The model works to minimize or maximize an objective function. The objective function “represents the objective of what you’re trying to optimize,” Schutt says. It is usually subject to constraints of some sort.
A company’s objective function, for example, might be to meet customer orders at the lowest possible cost subject to certain constraints, such as not exceeding production line capacity on any given day.
By the Numbers
Optimization tools use algorithms, or a specified way of solving a problem.
“A mathematical model enables people to see things that they may not find working by themselves,” Schutt explains. Taking the solution several steps further, a mathematical model considers thousands of costs and constraints more effectively than people can.
Computer-generated solutions that are reviewed and modified by a knowledgeable human being, then reoptimized by the software tool, “typically deliver a substantially better solution than people can on their own,” Schutt says.
Optimization tools can be used to address a broad set of logistics/supply chain issues. Network design, for example, is well-suited to a mathematical model.
One network optimization project, for example, evaluated various ways to consolidate the operations of two computer paper manufacturers. After the companies merged, the new unit had a total of 10 plants and 47 distribution centers. The company ran a series of supply chain optimization models—using more than 200 potential scenarios—with the SLIM modeling and optimization system from SLIM Technologies.
Using the model’s results, the company consolidated its operations over a period of time. It converted to a direct-delivery outbound distribution strategy, and eventually closed five of its plants.
Mathematical optimization also works well for integrated planning, where planners look at production, distribution, and inventory 12 to 16 months into the future.
“Planners usually update on a monthly cycle, and look at the model every day,” Schutt explains. This type of planning needs to be fully integrated with other information systems in the company.
Reaping the Benefits
Logisticians don’t need to be operations researchers in order to reap the benefits of these mathematical models.
“Ideally, the people who use the systems are logistics/supply chain professionals who understand how optimization tools can solve problems, and have some understanding of the scenario,” says Schutt. Optimization tools have evolved into commercially available, off-the-shelf software packages that don’t require a modeling specialist for implementation.
On the following pages, we look at the optimization initiatives of leading companies as they build better supply chain mousetraps:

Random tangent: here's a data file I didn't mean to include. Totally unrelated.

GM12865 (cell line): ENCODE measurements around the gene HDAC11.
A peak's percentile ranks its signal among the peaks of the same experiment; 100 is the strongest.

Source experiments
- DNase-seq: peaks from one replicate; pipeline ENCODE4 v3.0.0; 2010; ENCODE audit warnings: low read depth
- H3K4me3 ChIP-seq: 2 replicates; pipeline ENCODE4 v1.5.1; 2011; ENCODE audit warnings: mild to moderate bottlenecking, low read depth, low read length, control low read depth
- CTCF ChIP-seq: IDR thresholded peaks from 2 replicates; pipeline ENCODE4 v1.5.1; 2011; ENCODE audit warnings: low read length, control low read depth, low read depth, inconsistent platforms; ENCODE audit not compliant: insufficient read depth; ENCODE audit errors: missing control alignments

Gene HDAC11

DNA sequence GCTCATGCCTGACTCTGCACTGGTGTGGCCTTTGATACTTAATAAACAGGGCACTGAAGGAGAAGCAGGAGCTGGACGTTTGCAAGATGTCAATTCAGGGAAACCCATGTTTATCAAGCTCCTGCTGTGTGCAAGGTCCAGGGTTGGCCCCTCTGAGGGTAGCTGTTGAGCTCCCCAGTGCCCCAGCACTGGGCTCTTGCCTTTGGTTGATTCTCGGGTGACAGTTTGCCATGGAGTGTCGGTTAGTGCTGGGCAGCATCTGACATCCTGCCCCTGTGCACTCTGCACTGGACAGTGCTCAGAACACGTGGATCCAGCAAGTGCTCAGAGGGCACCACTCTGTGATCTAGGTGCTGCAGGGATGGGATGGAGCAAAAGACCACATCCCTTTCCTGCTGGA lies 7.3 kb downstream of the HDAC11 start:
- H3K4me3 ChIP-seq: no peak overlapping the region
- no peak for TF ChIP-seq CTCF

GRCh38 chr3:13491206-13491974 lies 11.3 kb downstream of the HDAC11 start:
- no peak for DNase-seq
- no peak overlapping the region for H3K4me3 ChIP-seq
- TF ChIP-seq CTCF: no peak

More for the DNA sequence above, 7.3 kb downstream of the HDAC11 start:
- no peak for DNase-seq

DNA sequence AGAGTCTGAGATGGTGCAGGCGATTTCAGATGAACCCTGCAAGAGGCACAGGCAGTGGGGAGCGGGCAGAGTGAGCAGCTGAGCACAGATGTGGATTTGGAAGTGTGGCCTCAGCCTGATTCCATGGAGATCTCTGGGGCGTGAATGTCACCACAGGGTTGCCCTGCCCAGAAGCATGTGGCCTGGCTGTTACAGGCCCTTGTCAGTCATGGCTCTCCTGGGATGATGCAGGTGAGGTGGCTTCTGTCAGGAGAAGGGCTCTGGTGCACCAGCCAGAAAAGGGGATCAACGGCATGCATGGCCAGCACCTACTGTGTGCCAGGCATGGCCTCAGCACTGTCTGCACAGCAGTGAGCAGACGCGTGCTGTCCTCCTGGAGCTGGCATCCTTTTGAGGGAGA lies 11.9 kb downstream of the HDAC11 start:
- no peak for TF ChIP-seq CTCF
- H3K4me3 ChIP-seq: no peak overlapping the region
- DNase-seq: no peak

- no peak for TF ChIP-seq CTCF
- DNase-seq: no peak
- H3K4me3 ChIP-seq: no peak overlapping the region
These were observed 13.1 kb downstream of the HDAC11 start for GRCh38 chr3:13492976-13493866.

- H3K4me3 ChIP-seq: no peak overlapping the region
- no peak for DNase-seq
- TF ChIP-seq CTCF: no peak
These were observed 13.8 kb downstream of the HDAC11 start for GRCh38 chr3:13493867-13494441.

- DaimlerChrysler Corporation: Strategy and Process
- Petter Supply Company: Cross-Functional Teams
- The J.R. Simplot Company: Speeding the Process
- AM General: Flexibility
- Sportsman’s Warehouse: Scalability
Of course, every company faces its own optimization challenges—we couldn’t address them all here—but one certain way to fail any challenge is not knowing your path. Whether you’re looking for the practical best of the best, or the mathematically optimal solution, optimization depends on strong leadership and a team of creative, innovative professionals continually striving for improvement.
Using Data to Win the Game
Every level of your optimization effort involves data input. After all, you can’t improve what you don’t know. Here are 10 tips for using data to optimize your supply chain.
Though optimization projects vary from company to company, they share some common elements. Here are 10 tips on using data to optimize the supply chain, from William H. Drumm, president and CEO of Establish Inc./Herbert W. Davis and Company.
1. Timing. Optimization modeling should be a regular part of your overall effort. Do it annually, as you would budgeting or staff reviews.
2. Multiple levels. Model or optimize at multiple levels in the structure of the situation.
3. Average solutions. Don’t search for or adopt solutions that provide the best average for multiple business units—this satisfies no one.
4. Assumptions. Make assumptions carefully—getting them wrong can invalidate results.
5. Accuracy. Don’t get hung up on finding precise data when estimates will do.
6. Focus. Focus on the most important, driving issues. Estimates aren’t sufficient for key data elements; for these, you need precise data.
7. Test. You can never test enough. Use “what-if’s” and sensitivity analysis to test under changing conditions.
8. Pictures. For best results, use graphics, such as maps and charts, as often as possible. You need the big picture more than the precise numbers.
9. The answer. The conceptual answer, not the precise number, is what’s important. The number will be different by tomorrow, so the answer should prevail.
10. Expertise. Until you develop in-house expertise and capability, consider getting guidance, advice, and assistance from experienced resources.